Technical Paper

The Potential of the Variable Stroke Spark-Ignition Engine

1997-02-24
970067
A comprehensive quasi-dimensional computer simulation of the spark-ignition (SI) engine was used to explore part-load, fuel economy benefits of the Variable Stroke Engine (VSE) compared to the conventional throttled engine. First it was shown that varying stroke can replace conventional throttling to control engine load, without changing the engine characteristics. Subsequently, the effects of varying stroke on turbulence, burn rate, heat transfer, and pumping and friction losses were revealed. Finally these relationships were used to explain the behavior of the VSE as stroke is reduced. Under part load operation, it was shown that the VSE concept can improve brake specific fuel consumption by 18% to 21% for speeds ranging from 1500 to 3000 rpm. Further, at part load, NOx was reduced by up to 33%. Overall, this study provides insight into changes in processes within and outside the combustion chamber that cause the benefits and limitations of the VSE concept.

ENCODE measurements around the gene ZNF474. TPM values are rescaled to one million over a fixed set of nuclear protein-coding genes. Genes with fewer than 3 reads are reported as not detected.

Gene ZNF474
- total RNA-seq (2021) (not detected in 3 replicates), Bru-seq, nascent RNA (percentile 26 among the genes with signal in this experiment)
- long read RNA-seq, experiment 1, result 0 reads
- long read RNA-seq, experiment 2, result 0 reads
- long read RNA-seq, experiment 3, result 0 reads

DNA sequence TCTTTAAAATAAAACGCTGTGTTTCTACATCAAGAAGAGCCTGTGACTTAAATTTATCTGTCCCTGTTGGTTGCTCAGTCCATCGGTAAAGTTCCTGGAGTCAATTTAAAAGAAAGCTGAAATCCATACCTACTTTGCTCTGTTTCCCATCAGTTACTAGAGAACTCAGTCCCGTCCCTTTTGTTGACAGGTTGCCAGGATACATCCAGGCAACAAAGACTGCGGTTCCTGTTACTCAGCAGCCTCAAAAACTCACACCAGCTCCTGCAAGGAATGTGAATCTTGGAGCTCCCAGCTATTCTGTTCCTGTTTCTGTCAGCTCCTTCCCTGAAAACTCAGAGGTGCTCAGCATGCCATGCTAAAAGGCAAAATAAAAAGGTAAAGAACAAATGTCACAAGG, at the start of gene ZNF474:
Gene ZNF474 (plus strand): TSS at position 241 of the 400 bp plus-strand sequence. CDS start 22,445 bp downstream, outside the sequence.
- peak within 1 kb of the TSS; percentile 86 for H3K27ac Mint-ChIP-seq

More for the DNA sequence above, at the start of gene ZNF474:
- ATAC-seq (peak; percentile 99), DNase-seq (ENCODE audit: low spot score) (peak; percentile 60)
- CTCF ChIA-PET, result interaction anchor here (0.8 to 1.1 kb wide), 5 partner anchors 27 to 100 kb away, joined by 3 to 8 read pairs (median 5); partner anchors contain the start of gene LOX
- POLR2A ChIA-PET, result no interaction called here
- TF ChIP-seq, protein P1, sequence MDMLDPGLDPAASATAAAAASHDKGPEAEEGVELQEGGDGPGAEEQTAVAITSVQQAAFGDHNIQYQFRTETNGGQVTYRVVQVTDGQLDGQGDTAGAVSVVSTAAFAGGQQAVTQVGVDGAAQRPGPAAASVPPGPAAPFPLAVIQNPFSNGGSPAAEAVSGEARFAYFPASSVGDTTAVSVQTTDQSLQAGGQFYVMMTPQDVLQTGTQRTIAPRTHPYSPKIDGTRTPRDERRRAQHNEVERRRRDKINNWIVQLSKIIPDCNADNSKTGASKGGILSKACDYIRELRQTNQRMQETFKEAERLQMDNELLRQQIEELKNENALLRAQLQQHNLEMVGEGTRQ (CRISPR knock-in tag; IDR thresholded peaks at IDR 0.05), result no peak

Technical Paper

One-Dimensional Transient Dynamics of Fuel Evaporation and Diffusion in Induction Systems

1997-02-24
970058
Engine performance under transients is greatly affected by the fuel behavior in the induction systems. To better understand the fuel behavior, a computer model has been developed to study the one-dimensional coupled heat and mass transfer processes occurring during the transient evaporation of liquid fuel from a heated surface into stagnant air. The energy and mass diffusion equations are solved simultaneously to yield the transient temperatures and species concentrations using a modified finite difference technique. The numerical technique is capable of solving the coupled equations while simultaneously tracking the movement of the evaporation interface. Evaporation results are presented for various initial film thicknesses representing typical puddle thicknesses for multi-point fuel injection systems using heptane, octane, and nonane pure hydrocarbon fuels.